Table 3: The top recipients in the 50 biggest cities received 6,585 checks for $88.6 million in Federal farm subsidies.

Table showing the top recipients Table showing top cities for farm subsidies


Source: Environmental Working Group. Compiled from USDA data.

Here in brief is the city slicker story for some of those top cities.

New York City

A total of 574 recipients with current USDA mailing addresses in New York City cashed 9,135 USDA checks, totaling more than $7 million. One resident of Manhattan zip code 10003 received 37 checks worth $558,225. Checks came every year since 1985, for a farm in Nebraska. The concentration of payments is dramatic: more than 92 percent of the cash ($6.4 million) went to just 208, or 36.2 percent, of recipients. Based on the source of payments, "farmers" from 42 states live among the largest urban populace in the nation, and they received 93.5 percent of their government payments for out-of-state farms.

Los Angeles

Between 1985 and 1994, 735 Federal farm subsidy recipients who currently have Los Angeles mailing addresses received 15,332 USDA checks, totaling more than $10.7 million. The top recipient in Los Angeles is a general partnership in zip code 90024 that received 22 checks over 7 of the last 10 years, worth more than $837,000. Checks sent to Los Angeles recipients came from farms in 38 states; 57 percent of payments were for farms not in California. Less than half of the L.A. recipients received nearly all of the payments--$10.1 million or 94.8 percent.


A total of 1,524 "farmers" whose current mailing address with USDA is in the Chicago postal area received a total of 27,663 USDA checks worth $23.9 million. The most farm subsidy payments in Chicago went to an individual in zip code 60614, who collected 77 checks over 9 of the last 10 years, worth more than $822,000. Chicago ranks 20th among the 50 largest American cities for farm program payments. Although Illinois is a farming state, Chicago recipients drew Federal payments for farms in 37 states; 43 percent of payments were for out-of-state farms. Similar to the concentration in Los Angeles, 41.3 percent of recipients (630 residents) received $22.8 million (95.2 percent of payments).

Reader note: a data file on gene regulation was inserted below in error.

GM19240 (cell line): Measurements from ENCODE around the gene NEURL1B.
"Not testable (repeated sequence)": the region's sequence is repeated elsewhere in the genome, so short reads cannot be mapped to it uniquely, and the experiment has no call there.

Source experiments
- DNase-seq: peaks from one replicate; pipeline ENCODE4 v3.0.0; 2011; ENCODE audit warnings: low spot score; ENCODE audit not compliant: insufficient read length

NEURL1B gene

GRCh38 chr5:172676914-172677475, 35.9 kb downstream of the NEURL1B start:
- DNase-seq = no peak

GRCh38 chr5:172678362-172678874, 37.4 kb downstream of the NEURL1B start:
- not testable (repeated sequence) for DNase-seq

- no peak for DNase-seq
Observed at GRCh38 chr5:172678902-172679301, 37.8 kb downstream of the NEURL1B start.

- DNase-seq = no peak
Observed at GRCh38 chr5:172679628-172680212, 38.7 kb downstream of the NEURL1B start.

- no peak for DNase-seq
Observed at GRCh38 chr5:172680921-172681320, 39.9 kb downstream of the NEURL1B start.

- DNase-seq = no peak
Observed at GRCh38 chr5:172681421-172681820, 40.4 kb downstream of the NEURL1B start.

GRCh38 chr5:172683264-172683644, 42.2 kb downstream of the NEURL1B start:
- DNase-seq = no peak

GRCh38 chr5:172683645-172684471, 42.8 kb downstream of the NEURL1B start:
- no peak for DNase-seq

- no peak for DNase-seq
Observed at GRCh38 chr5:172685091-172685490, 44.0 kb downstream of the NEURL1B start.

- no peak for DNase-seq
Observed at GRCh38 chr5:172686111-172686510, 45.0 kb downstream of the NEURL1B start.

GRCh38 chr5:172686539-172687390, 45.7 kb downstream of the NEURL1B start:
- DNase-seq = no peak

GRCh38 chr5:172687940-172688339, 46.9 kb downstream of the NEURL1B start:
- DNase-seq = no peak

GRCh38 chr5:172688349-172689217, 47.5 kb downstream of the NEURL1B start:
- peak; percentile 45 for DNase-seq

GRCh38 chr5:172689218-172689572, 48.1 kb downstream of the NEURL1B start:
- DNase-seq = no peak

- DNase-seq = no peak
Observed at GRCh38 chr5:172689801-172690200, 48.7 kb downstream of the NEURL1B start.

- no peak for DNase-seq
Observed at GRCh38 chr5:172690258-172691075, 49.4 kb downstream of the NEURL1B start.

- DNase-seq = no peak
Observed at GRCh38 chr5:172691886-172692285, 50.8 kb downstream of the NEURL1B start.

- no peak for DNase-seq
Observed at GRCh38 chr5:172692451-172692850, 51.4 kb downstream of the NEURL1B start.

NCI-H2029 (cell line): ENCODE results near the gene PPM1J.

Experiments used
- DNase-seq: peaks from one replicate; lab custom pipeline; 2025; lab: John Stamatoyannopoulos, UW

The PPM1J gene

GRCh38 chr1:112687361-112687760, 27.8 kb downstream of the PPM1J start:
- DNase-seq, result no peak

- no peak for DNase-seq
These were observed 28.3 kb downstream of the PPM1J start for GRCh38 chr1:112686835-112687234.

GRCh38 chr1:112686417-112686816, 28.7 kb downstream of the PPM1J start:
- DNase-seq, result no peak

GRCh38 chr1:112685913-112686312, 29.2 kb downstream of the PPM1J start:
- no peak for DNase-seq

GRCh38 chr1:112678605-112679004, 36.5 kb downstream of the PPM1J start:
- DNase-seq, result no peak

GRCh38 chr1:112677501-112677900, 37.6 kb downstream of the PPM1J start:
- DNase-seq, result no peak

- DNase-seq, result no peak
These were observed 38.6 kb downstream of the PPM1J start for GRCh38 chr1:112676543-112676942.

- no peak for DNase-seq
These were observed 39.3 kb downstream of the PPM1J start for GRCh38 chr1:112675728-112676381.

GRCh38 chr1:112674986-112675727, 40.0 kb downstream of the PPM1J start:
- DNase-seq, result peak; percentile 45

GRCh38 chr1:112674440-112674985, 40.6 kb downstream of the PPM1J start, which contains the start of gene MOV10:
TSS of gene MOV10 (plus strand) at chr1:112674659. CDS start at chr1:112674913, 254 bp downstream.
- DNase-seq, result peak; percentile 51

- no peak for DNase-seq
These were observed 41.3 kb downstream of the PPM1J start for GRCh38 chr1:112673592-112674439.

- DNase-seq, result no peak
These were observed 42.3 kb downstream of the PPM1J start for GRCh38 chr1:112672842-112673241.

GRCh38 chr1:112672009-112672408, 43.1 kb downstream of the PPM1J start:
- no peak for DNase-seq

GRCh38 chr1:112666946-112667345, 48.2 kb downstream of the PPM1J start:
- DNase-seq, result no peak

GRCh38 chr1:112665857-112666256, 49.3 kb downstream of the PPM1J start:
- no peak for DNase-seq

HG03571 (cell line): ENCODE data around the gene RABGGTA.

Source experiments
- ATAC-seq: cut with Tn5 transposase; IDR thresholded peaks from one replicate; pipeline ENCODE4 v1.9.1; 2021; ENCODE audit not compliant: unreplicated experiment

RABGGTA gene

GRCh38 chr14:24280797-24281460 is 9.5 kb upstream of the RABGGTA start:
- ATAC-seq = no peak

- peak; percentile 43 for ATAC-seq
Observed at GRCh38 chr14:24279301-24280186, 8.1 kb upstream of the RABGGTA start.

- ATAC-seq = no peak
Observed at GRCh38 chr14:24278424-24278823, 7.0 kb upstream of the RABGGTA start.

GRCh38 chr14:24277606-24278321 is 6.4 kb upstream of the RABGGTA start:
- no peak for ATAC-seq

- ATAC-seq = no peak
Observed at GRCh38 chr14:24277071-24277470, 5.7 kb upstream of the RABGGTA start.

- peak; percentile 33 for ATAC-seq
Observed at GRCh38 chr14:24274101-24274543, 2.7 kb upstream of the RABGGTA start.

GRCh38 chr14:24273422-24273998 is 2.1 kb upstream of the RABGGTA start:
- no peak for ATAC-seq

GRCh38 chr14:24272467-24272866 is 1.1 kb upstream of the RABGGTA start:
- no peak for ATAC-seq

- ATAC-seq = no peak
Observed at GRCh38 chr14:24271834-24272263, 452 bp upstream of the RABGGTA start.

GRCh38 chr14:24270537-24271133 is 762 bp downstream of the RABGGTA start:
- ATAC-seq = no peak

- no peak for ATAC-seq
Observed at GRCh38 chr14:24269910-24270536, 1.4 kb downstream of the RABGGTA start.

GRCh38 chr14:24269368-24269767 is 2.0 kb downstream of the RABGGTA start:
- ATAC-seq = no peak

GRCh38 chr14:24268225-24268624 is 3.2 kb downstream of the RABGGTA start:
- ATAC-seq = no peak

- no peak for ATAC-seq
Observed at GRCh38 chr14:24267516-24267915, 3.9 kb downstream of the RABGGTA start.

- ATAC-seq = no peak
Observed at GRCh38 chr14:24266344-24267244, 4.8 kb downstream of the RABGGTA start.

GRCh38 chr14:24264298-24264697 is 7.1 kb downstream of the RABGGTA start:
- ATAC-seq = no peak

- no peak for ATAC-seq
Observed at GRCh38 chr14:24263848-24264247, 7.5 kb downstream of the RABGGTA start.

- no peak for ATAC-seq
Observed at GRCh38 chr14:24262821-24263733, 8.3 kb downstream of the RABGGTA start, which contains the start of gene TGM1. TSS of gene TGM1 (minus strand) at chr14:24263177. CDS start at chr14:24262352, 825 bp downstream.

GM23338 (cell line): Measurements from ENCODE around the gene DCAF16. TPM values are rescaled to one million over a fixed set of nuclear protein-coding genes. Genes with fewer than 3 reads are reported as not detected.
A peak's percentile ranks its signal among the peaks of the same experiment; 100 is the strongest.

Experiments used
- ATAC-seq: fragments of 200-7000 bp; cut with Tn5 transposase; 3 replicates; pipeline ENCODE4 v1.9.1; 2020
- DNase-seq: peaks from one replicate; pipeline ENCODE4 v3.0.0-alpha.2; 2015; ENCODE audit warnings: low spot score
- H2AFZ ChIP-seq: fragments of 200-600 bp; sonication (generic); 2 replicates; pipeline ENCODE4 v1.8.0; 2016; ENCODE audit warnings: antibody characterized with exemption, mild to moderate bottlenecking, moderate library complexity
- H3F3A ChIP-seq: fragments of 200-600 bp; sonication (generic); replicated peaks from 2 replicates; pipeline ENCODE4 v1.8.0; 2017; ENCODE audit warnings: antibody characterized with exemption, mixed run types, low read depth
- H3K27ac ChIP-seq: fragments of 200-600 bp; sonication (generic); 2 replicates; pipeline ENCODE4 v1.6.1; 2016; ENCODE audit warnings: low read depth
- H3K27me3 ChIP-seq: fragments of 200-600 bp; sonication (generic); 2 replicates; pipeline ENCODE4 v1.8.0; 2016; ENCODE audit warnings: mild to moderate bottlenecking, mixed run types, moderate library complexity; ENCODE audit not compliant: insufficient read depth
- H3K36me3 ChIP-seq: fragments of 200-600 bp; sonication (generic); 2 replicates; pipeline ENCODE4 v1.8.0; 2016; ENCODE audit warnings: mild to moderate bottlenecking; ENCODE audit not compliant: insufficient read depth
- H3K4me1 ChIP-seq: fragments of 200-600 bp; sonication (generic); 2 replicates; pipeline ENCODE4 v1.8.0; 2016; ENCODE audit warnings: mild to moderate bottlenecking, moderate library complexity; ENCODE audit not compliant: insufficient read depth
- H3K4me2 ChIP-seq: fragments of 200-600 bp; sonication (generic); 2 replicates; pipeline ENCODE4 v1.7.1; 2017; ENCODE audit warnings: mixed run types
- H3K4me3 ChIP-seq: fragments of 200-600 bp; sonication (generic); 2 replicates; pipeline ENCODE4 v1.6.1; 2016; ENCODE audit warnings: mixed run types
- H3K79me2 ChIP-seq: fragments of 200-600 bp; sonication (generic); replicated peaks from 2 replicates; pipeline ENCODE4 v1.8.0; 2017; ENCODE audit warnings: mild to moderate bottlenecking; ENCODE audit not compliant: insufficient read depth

Over the last 10 years, 2,412 USDA checks worth more than $2 million were sent to 177 farm program participants in Honolulu. The top-ranked recipient in Honolulu is a corporation with stockholders in zip code 96809. This corporation received 32 checks worth $459,649 in 6 of the last 10 years for a farm in California. Farms from 31 states generated Federal subsidy payments to recipients whose current address is Honolulu. A mere 14.9 percent of Federal farm subsidy payments sent to Honolulu were for Hawaiian farms.

Concentration is as expected: 44.6 percent of recipients (79 residents) got 92.3 percent of the subsidies, or $1.9 million.


A general partnership in Dallas, Texas received 157 checks over 6 of the last 10 years totaling more than $1.8 million--from farms in two counties in Mississippi. The partners weren't alone: 4,420 residents of Dallas received more than $71.4 million from farms in 40 states. The payments were disbursed in 126,542 USDA checks between 1985 and 1994. Dallas ranks fifth among the largest 50 cities in the nation receiving Federal farm subsidies. Texas land barons may still reign: 66.5 percent of the payments to Dallas were for Texas farms, and 94 percent of the $71.4 million ($61.1 million) went to 41.8 percent, or 1,848 recipients.


A total of 632 checks were mailed over 9 of the last 10 years to the top recipient in Atlanta--an individual in zip code 30345--for a total of $453,355. In all, from 1985 through 1994, 1,105 residents of Atlanta collected 17,037 USDA checks worth more than $13.2 million. The city is home to "farmers" who receive USDA checks for land in 35 states. More than half of the farm subsidies paid to Atlantans came from farms out-of-state. As in all the cities we studied, concentration of payments is top-heavy: 91.6 percent of the farm subsidy cash ($12.4 million) went to 450 recipients, or 40.7 percent.

Washington, DC